Of course. I would like to start by saying however that I don’t believe that design by itself makes revolutions. I think that revolutions happen because of teams working together, whether it’s scientists, technologists, politicians, or designers. Revolutions however would never come to life without design. Design is the enzyme that metabolizes revolutions to transform them into life. It’s fundamental. Without design, nothing happens. With Design Emergency, Alice and I pursue our mission of showing the incredibly multifaceted nature of design to the world. Alice started a series of posts about design in a pandemic on her famed Instagram feed at the beginning of the Covid-19 crisis, and we decided to complement it with a separate feed that would celebrate the human beings that are sometimes missing in the dissemination of design, by explaining their thinking and their process. We would like people to stop thinking that design is only cute chairs or expensive objects. We want people to live a more interesting, more empowered life. If all citizens start understanding design at a deep level, they can really push back. They can demand better. Especially now where (at least in the U.S.) we don’t really have any protection at the government level, knowledge is power. It’s not only about culture, intellect, and style — it is politics. We are conscious that this is an amazing opportunity to show the power of design to the world. And we also want to make sure that people start training themselves to recognize good design when they see it.
This project Design Emergency reminded me of your show SAFE: Design Takes on Risk (2005–06), and how it evolved from an exhibition about emergency. Is there anything you took from that for this project?
Of course! The current situation reminds me also of another project called Workspheres in 2001, which also contemplated the idea of working from home, remote work. Same as today. The only difference is that, at the time, there was no video. But, there were the same frustrations — sometimes technology doesn’t work — and also the same worries — do you have to change your clothes as if you’re at work? Do you take a commute around the block? When it comes to SAFE, I was working on it in 2000, when it was called Emergency. It was about emergency rooms, ICUs, ambulances, fire trucks. It was an exhibition that would’ve opened in 2001 or the beginning of 2002, but then 9/11 happened. After a few months, I started thinking about it again. Only instead of thinking of it being about design as reactive, it changed to focusing on proactive and preventative design. SAFE, nonetheless, had a lot of the objects that we can think about today in the Covid era. It had respirators, it had shelters. It was an exhibition that really satisfied me because it put me in touch with worlds that I didn’t know, from the United Nations High Commissioner for Refugees to manufacturers of medical equipment. The whole idea behind the show was for it to be non-denominational, covering safety in the Sahel Desert and the Upper East Side of Manhattan. It had Band-Aids for blisters and devices to extract water from the sand of the desert. It was about the kind of design that keeps people alive, safe, dignified, comforted and even comfortable.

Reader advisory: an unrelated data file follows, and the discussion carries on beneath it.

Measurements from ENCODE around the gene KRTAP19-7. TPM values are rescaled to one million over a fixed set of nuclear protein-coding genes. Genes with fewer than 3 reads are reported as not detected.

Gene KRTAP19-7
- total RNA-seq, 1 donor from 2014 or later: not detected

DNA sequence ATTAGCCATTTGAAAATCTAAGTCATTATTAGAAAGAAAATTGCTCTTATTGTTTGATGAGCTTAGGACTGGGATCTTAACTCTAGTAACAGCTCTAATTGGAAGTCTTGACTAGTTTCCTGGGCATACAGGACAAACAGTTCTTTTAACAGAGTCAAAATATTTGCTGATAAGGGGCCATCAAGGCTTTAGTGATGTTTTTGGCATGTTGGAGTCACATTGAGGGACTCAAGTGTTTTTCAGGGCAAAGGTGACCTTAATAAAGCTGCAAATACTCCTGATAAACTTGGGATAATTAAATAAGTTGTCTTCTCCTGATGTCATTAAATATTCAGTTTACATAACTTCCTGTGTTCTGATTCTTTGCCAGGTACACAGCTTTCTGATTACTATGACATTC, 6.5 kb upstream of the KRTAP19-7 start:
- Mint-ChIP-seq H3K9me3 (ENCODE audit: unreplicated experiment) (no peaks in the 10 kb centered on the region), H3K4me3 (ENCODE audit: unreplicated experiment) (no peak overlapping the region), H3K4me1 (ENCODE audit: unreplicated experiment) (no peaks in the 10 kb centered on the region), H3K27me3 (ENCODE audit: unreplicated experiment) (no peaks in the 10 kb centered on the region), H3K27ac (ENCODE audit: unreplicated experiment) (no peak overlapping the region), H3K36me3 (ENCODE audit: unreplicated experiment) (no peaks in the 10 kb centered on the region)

A lot of the work you’ve done feels prescient and has gained renewed meaning today because you’ve managed to stay responsive to society’s shifts.
Thank you, but in a way, it was a no-brainer. It’s what people need and what design does, it’s timeless. We need safety. It’s the Maslow hierarchy of needs. And we need to work. When I have the opportunity to do exhibitions that are about life, they always seem timely.
Interview by Tiffany Lambert
Tiffany Lambert is a curator, educator, and writer based in New York. Her work has appeared in PIN–UP, Cultured, Domus, Finnish Architectural Review, Surface, TANK, and The New York Times, among others.
Portraits by Saheer Umar.
All other images courtesy of the Museum of Modern Art, New York.